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Help us keep mothers and babies alive

UNICEF / South Africa / Rheeder
© UNICEF / South Africa / Rheeder

Fact: Every hour, 10 South African children under the age of five die from preventable and treatable illnesses.

Saving mothers and children

Helping save the lives of mothers, babies and children is at the core of UNICEF’s programme in South Africa. Working with the Government and other partners, we strive to improve the quality of services for young children and mothers and increase their access to life-saving healthcare.

Take Note

  • 30.2% of South African pregnant women are HIVpositive.
  • 300,000 babies are exposed to HIV every year. Only 25% get tested early enough to access care and treatment.
  • 100,000 HIV-positive children under the age of 15 urgently need life-saving antiretroviral therapy. Only 25,600 are getting treatment.
  • The national Prevention of Mother-to-Child Transmission (PMTCT) programme only reaches 25 percent of HIV-positive pregnant women and their newborns.

Take Action

Help us keep mothers alive and healthy. In partnership with the University of Pretoria, UNICEF is supporting the Department of Health’s Basic Improvement of Antenatal Care (BANC) programme. BANC, which involves training doctors and nurses and working with communities, has the potential of significantly reducing the number of women and children dying once it is adopted throughout South Africa.

Help us prevent mothers from passing HIV to their babies. In collaboration with the Department of Health and other partners, UNICEF is working to improve the quality of services that prevent HIV-positive pregnant women from passing HIV to their babies. Routine HIV testing for expectant women and community care for HIV-positive mothers and children are key components of this intervention. There are plans to expand the work to Northwest, Limpopo and Mpumalanga provinces in 2007, which would significantly improve the reach and effectiveness of PMTCT in South Africa.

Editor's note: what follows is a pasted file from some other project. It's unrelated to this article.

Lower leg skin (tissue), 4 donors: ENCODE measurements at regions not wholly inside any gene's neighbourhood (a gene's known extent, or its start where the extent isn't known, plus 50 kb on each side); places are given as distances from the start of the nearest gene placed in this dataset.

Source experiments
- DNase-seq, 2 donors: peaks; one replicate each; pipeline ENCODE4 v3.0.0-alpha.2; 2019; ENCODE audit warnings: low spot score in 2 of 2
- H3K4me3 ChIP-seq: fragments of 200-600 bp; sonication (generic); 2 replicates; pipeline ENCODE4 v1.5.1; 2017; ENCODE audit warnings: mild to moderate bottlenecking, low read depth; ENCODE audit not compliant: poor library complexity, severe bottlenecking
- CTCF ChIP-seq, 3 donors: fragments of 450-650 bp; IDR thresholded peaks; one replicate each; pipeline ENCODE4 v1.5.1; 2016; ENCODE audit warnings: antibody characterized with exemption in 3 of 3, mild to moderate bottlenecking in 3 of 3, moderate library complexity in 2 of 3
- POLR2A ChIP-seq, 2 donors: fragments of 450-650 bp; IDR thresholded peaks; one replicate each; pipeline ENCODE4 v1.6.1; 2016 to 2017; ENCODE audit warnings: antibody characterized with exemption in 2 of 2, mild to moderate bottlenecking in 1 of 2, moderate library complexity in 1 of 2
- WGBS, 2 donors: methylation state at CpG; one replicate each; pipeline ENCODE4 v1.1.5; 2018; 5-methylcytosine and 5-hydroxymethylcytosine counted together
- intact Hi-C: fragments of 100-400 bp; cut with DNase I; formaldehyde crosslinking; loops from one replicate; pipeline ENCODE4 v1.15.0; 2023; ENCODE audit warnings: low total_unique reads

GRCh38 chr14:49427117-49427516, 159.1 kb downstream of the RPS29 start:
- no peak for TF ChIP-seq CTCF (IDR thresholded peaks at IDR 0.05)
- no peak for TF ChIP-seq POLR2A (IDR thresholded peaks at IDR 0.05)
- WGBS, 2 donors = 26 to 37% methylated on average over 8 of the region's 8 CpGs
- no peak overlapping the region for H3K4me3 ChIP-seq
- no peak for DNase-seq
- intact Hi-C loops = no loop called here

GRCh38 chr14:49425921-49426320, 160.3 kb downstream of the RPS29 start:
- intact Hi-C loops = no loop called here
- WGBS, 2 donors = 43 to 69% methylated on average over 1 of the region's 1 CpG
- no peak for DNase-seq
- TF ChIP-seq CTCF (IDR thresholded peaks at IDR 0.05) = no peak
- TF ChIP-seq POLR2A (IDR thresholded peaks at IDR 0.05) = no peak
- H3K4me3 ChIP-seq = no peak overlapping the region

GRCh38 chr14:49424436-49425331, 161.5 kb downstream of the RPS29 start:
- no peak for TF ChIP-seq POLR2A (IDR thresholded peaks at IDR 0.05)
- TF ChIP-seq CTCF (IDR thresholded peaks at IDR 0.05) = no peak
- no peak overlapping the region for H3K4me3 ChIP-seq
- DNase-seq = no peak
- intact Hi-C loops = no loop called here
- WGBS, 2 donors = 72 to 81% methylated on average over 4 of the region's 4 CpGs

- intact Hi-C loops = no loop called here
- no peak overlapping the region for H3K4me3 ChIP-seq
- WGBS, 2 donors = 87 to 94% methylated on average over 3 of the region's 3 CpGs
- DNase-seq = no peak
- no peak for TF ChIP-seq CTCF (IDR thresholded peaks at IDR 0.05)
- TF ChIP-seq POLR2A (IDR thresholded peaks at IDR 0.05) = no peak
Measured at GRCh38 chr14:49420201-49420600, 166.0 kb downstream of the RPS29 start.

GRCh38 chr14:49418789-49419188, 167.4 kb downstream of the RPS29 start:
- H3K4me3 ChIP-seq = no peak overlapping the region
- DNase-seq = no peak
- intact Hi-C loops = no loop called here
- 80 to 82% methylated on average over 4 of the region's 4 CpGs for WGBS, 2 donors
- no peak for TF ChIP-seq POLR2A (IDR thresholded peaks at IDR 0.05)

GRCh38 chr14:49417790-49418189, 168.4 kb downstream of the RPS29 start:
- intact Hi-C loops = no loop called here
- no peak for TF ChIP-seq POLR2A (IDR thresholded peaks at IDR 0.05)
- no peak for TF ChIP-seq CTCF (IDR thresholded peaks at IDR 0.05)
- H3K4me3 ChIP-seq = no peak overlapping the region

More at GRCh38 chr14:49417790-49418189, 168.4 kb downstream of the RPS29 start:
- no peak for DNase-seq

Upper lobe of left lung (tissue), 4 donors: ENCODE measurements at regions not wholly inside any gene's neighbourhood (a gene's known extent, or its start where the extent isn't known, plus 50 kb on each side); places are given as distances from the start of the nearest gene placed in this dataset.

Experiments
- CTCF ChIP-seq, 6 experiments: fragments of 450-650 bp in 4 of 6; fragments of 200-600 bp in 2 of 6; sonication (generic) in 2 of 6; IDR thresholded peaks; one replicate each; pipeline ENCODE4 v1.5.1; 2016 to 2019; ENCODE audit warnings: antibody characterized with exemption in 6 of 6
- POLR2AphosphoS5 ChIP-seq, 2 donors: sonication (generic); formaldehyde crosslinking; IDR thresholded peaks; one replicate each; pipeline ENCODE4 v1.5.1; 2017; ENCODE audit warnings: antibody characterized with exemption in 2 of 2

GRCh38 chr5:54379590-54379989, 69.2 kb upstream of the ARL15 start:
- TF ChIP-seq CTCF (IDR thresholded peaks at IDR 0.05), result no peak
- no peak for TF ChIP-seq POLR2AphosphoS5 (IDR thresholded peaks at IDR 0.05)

Help us to keep babies alive and healthy. The Limpopo Initiative for Neonatal Care (LINC), a comprehensive healthcare programme that sets up neonatal care corners in maternity units and trains health workers, has been successful in reducing neonatal mortality by 15 per cent in hospitals. In 2007, the initiative will be expanded to all districts in Limpopo and to other provinces as well.

Help us test babies for HIV. It is critical to test children born to HIV-positive women in their sixth week of life so that timely and comprehensive treatment and care can be given. UNICEF is supporting the Department of Health and other partners to expand the testing capacity of laboratories and to train primary health workers on simple infant testing technologies.

Help us improve infant feeding practices and newborn care. UNICEF supports the national Baby Friendly Hospital Initiative, a major neonatal care programme aimed at improving how young children are fed and looked after at home once they are discharged from hospital. The programme is in place in 202 out of 545 hospitals with maternity wards.

You Can Make a Difference

Our goal is to see one third less young children dying and 80 per cent of HIV-positive and pregnant women in PMTCT programmes on antiretroviral treatment by 2010.

  • A gift of R5,000 can help improve the skills of a midwife to ensure that pregnant women visiting health clinics are tested for HIV, assessed to see if they are eligible for antiretroviral treatment and checked for high blood pressure.
  • A gift of R2,500 can support a community health worker in carrying out home visits to at least 40 HIV-positive mums and provide counselling on HIV, antiretroviral treatment and safe infant feeding.
  • A gift of R200 can help to test a baby born to an HIV infected mother.
  • A gift of R20,000 can provide 90per cent of pregnant mothers delivering in a babyfriendly hospital with counselling on safe infant feeding and baby care.
  • A gift of R60,000 can help a hospital set up a basic neonatal care unit to look after low birth weight and sick babies.

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